• SUNY Cortland's Emergency Medical Squad (EMS), named the New York State EMS Council's 2012 Agency of the Year in the summer, saw its 57 members contribute more than 16,000 service hours to the College community in 2011-12. Staffed by student volunteers 24 hours a day, seven days a week while classes are in session, the non-transporting agency's members are highly qualified in basic life-support skills and answer roughly 350 calls per year related to injuries and illness on campus. The accolades during the 2011-12 academic year, however, were due largely to the group's work in the aftermath of a devastating September flood in Binghamton, N.Y. Ten EMS members gave more than 600 collective hours of their time to the Harpur's Ferry Student Volunteer Ambulance Service at Binghamton University, helping hundreds of displaced flood victims. Beyond that immediate call to action, EMS members collected food, clothing and children's items in Cortland to distribute in the Southern Tier area.
• "Cortland's Authentic Service Learning Connection to Whitney Point," a service learning project built on collaboration between the College's childhood/early childhood education majors and teachers in the Whitney Point Central School District, saw 151 SUNY Cortland students benefit from a pre-service teaching experience while assisting one of the poorest school districts in Broome County with more than 1,100 volunteer hours. College students engaged in service learning technology projects for the classroom, community service efforts, after school tutoring services and evening programs such as Math Night, a Parents as Reading Partners program and school carnival fundraisers.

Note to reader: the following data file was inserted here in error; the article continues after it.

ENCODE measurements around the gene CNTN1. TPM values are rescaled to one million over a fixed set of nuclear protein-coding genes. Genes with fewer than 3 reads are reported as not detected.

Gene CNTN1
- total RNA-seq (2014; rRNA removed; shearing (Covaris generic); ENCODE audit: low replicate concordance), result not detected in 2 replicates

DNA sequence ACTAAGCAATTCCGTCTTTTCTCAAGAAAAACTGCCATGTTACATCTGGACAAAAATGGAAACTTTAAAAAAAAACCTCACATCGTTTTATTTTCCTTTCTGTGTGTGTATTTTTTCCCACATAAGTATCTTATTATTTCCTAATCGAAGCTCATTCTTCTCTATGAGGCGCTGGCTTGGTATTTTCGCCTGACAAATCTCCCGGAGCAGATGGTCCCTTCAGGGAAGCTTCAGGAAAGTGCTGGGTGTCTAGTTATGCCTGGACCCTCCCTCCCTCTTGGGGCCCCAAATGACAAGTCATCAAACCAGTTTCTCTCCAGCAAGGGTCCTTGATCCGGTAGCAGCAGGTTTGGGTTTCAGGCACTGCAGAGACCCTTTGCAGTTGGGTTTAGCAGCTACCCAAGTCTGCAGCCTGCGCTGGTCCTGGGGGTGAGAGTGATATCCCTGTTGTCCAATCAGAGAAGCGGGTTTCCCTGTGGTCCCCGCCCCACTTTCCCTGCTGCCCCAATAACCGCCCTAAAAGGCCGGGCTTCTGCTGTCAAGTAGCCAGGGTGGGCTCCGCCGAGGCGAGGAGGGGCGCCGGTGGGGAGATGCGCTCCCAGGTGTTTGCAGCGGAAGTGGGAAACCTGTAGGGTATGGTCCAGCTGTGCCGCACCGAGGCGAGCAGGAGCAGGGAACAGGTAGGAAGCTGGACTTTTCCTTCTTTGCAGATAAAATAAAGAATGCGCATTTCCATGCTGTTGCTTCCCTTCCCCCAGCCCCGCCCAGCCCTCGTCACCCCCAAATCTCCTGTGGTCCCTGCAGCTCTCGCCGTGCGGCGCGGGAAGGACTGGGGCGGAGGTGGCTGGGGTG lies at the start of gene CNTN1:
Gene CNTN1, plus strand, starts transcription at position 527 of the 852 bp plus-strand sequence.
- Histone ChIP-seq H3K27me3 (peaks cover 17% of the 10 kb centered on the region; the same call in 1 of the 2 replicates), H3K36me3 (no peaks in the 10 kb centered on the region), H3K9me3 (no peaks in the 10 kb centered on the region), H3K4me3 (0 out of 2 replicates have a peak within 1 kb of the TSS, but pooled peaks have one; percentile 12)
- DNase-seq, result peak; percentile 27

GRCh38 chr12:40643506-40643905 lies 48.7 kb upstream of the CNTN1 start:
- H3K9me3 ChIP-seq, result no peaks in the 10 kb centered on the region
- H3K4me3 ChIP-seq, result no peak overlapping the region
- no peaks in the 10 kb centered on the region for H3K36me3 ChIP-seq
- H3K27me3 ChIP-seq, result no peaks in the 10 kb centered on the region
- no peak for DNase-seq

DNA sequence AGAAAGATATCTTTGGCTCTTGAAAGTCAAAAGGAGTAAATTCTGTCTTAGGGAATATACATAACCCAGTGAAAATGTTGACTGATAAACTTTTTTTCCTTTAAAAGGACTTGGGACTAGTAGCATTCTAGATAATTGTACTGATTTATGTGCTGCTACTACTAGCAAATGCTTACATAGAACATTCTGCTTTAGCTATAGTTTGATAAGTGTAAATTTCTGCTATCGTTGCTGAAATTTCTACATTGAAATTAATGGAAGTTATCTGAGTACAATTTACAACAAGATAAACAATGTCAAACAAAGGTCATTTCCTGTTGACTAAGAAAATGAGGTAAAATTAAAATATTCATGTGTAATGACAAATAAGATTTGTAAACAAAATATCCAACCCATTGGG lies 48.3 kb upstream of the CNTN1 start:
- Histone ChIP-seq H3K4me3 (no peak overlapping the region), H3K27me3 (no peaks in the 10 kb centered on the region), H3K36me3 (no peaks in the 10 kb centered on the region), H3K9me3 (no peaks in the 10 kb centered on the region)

• The SUNY Cortland Children's Museum, the site of hands-on learning for many youngsters in Cortland County, featured activities led by 235 College students majoring in childhood/early childhood education, recreation, parks and leisure studies, and speech and hearing science. Offering events both on campus and at different community agency sites, the museum provides social, emotional and academic learning experiences for many local children who need them the most. SUNY Cortland students pour more than 900 hours into museum programs in leading academic lessons while also working to establish stronger ties to the community.
• SUNY Cortland graduate students pursuing a master's degree in literacy took an individualized approach to improving the reading and writing abilities of local children. The 204 graduate students devoted 25 hours each - 5,100 hours total - to improving an individual child's literacy skills. Each graduate student assessed a youngster's ability when the pair began working together, then tailored a learning plan to the child's strengths and needs. Over the course of five weeks, children received the individual attention that boosted their self esteem related to reading and writing.
As part of the honor roll application, the College was required to demonstrate a commitment to its civic engagement activities and its participation in organizations that support and sustain civic engagement. One of those organizations is the Main Street SUNY Cortland outreach facility at 9 Main St. in Cortland. That building houses some of the activities of the Institute for Civic Engagement, the College's AmeriCorps program, the Cortland Downtown Partnership and the Center for Economic Education.
The Main Street building includes the Beard Building Gallery, a teaching gallery for SUNY Cortland art students during the academic year and a gallery programmed by the Cortland Cultural Council during the summer. It also temporarily houses the College's Dowd Gallery, which has relocated while the Dowd Fine Arts Center undergoes renovation.
The honor roll is jointly sponsored by the CNCS, the Department of Education, the Department of Housing and Urban Development and the President's Council on Service and Civic Participation.
For more information, visit the CNCS website. [www.nationalservice.gov]